#InTheseTweets | Ninth Edition

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In These Tweets is a weekly cultural dive into trending topics on Twitter. A collection of snapshot analyses on a variety of moments impacting our world. Sometimes serious, sometimes light, always substantive. We outchea, #InTheseTweets.

You remember once upon a time a couple of weeks back when it was cute to say that Black folks were somehow magically immune to COVID-19? But now, we are not surprised that Black folks are disproportionately dying from coronavirus? 1619 creator and New York Times journalist, Nikole Hannah-Jones, recently offered an expansive Twitter thread that furthered the conversation on how the coronavirus is wreaking havoc on Black America. Jones tweeted before referencing an example of the disparity in the city of Chicago where Black people make up roughly 30% of the population but account for 70% of COVID-19 related deaths. I have been asking myself and members of my community in Baton Rouge: how do we get the necessary, current information about this virus to citizens of the poorest zip codes in the city? What we know is moments of crisis weigh heavier on populations that are systematically disenfranchised. Black workers at large are unable to work from home as many of them are employed through essential service industries. Tie in pre-existing health conditions, food deserts, wide disparities in household incomes and abysmal statistics in virtually every other quality of life factor, and you get a recipe for an ease of transmission multiplied by an inability to fight off its complications. In other words, as much as we can we really need to stay in the house!

Per The New York Times, domestic abuse hotlines are seeing a surge in calls amidst stay-at-home orders brought on by the coronavirus. Experts on domestic abuse are saying that governments should have been more prepared for these numbers to increase as domestic violence is amplified when families spend more time around each other. Being that abusers use methods such as isolation, constant surveillance and restricted access against their victims, those vulnerable to abuse are in an extremely dangerous timeline. The worst of our society does not take time off when catastrophe is consuming all around. It could be argued that abusive partners lie in wait for opportunities to enact their wrath when their victims have the lowest chance of escaping their violence. And even though hotlines are currently overwhelmed, if you or anyone you know is currently being subjected to abuse in your home, I implore you to contact the National Domestic Violence hotline. They can be reached at 1-800-799-7233.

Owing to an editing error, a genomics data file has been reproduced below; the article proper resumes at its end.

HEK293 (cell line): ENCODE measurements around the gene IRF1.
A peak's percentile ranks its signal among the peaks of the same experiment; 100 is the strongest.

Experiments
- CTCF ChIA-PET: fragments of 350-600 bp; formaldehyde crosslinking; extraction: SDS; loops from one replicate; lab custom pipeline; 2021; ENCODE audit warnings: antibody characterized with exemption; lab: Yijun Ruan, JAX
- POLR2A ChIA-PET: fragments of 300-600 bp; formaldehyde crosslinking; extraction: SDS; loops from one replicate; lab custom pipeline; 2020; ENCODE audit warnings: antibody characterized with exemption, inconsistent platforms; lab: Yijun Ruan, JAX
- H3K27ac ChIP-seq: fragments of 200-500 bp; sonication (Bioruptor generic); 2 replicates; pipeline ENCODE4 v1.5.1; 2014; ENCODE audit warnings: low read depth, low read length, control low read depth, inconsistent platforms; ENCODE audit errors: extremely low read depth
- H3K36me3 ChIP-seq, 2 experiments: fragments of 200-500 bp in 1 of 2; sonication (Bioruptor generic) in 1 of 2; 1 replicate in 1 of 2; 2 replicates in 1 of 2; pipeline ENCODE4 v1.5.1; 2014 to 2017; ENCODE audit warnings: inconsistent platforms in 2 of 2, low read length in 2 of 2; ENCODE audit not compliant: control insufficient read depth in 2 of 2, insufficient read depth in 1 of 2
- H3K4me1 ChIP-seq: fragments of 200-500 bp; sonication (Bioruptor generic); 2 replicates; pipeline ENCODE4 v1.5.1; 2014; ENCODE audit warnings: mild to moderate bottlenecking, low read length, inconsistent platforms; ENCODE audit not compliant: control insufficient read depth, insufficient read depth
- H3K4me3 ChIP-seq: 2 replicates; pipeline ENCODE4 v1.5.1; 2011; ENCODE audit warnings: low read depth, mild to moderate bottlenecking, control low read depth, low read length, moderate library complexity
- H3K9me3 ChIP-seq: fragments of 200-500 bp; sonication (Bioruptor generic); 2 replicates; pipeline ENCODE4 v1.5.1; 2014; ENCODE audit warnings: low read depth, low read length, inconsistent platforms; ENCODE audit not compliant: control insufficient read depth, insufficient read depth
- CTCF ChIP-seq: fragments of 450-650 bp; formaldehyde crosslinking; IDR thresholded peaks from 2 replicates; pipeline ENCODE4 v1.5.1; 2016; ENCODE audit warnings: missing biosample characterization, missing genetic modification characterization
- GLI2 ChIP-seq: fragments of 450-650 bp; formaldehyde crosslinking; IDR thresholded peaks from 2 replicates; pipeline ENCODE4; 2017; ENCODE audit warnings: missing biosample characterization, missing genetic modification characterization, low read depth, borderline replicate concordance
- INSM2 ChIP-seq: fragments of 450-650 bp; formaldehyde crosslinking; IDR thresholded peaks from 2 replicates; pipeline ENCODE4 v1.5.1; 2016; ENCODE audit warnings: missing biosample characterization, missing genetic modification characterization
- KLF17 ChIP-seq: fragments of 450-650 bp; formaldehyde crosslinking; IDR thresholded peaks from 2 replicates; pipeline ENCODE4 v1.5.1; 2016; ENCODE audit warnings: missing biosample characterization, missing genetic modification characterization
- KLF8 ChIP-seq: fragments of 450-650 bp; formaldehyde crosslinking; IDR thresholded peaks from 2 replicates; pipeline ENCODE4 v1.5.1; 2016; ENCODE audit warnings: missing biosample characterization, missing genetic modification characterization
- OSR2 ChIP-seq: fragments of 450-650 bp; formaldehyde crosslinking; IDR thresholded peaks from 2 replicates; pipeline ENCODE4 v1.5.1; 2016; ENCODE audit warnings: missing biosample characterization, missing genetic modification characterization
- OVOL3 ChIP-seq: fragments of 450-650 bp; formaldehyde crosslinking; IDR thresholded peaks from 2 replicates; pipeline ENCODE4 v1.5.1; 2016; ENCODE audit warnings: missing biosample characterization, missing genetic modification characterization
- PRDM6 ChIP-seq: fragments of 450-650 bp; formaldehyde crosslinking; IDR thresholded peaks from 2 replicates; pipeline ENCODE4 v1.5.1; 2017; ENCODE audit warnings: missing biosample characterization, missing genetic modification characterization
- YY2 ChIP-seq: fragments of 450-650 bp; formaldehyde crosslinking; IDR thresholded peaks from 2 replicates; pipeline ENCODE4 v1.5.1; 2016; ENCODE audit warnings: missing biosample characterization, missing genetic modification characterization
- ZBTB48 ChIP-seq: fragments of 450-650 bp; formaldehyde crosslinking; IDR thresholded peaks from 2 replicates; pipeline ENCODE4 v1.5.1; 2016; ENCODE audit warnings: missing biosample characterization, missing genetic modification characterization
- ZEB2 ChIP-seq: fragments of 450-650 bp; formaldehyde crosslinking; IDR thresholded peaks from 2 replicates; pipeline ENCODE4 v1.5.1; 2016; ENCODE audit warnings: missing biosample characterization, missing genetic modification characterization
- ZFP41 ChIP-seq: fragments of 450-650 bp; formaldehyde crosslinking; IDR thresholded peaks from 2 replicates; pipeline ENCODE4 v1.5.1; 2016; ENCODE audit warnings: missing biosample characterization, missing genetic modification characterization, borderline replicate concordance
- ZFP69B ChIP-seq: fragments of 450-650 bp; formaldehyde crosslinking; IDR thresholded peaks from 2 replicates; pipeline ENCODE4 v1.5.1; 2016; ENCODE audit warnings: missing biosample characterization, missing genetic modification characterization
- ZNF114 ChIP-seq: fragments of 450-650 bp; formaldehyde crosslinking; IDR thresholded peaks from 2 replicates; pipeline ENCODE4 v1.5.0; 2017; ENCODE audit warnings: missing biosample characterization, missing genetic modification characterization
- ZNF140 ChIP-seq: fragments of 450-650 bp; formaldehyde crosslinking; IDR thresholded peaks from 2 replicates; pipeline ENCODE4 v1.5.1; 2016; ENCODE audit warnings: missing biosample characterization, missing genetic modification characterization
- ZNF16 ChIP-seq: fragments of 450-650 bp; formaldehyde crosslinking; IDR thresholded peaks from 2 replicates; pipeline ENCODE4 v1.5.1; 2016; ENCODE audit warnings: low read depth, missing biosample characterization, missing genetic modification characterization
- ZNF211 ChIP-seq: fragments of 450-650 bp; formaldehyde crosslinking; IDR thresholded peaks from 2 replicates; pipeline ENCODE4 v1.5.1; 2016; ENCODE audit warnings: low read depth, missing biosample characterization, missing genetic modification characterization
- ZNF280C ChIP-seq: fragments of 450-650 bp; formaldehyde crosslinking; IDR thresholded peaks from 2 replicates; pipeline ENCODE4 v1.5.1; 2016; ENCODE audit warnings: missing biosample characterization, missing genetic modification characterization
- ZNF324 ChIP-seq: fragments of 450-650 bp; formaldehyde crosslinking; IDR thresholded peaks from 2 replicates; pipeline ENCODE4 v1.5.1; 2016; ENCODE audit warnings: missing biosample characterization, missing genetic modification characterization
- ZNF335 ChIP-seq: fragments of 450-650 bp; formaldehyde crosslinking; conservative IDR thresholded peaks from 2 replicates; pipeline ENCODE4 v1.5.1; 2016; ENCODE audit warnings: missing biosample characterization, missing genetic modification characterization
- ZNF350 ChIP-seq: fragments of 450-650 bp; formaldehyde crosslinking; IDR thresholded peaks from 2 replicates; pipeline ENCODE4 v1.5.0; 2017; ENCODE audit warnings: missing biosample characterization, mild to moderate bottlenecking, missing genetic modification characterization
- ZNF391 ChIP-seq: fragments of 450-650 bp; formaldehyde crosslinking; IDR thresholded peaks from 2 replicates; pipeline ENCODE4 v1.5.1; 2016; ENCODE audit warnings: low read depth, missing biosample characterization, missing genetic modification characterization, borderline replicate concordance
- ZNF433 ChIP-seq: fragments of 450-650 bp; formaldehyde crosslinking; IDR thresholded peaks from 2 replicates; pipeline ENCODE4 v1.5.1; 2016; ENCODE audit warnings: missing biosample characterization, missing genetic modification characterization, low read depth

The Billboard Twitter account is attempting to lighten the load of working from home during the pandemic by suggesting that the top 10 songs of the Hot 100 on your 10th birthday should be your work-from-home playlist. I have already figured out what I want to jam while isolated, but if you’re curious of what Billboard suggested, here’s mine from the summer of 1990:

  1. Vision of Love- Mariah Carey

  2. The Power- Snap!

  3. Rub You The Right Way- Johnny Gill

  4. Cradle of Love- Billy Idol

  5. If Wishes Came True- Sweet Sensation

  6. Come Back to Me- Janet Jackson

  7. Unskinny Bop- Poison

  8. King of Wishful Thinking- Go West

  9. She Aint Worth It- Glenn Medeiros ft. Bobby Brown

  10. Do Me!- Bell Biv Devoe

I am legit only familiar with 50% of this list and only really jammed out to like 20% of it. So my advice is for y’all to create your own damn playlists because Billboard will have you out here trying to groove to shit you may not be interested in whatsoever.

Television and podcast personality, Crissle (@crissles), reiterated an important talking point about the pandemic to her nearly 193,000 followers. Her tweet speaks volumes to the idea that we have a tremendous opportunity to re-evaluate who we are as a global society, and specifically in the U.S., as a national one. Whether we reassess the amount of time we spend with loved ones, the labor strain on the low wage workforce, the gravely obvious inequities in our healthcare system or simply the way we utilize our free time, this is a historic moment of pause to understand to which degree our humanity (or lack thereof) has failed us. As with any period of extreme turmoil, this pandemic is a bold letter accenting the deficiencies in our personhood, our leadership and our systems. But if there’s any silver lining, it’s that we get to decide how we emerge from this moment. Hopefully, all this time away from each other will offer the reflection period necessary for us to make better decisions.